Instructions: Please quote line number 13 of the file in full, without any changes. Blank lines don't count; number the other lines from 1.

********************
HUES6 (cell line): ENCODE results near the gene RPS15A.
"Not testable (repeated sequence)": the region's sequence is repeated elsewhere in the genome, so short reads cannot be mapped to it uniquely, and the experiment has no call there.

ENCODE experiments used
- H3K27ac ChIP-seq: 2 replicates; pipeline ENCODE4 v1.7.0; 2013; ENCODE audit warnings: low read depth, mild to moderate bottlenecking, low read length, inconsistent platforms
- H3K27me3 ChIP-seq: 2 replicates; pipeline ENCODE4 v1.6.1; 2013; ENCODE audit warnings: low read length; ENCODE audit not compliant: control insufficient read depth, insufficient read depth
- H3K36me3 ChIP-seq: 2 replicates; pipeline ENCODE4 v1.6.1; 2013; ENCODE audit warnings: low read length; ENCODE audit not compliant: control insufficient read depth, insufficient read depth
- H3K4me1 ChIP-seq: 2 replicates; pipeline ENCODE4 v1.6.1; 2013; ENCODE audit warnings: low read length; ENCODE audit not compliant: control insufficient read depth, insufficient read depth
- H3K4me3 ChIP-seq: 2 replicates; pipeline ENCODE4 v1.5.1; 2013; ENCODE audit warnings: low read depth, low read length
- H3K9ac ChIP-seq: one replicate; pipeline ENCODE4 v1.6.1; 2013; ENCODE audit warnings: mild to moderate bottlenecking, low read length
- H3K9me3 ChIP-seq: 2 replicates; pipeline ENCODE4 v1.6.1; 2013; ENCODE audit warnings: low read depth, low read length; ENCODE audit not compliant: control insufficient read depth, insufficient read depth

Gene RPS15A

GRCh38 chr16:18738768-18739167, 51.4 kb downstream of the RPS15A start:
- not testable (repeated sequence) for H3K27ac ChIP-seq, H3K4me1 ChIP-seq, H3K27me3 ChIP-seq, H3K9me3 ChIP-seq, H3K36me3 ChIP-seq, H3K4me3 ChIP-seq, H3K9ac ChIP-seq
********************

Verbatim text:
- not testable (repeated sequence) for H3K27ac ChIP-seq, H3K4me1 ChIP-seq, H3K27me3 ChIP-seq, H3K9me3 ChIP-seq, H3K36me3 ChIP-seq, H3K4me3 ChIP-seq, H3K9ac ChIP-seq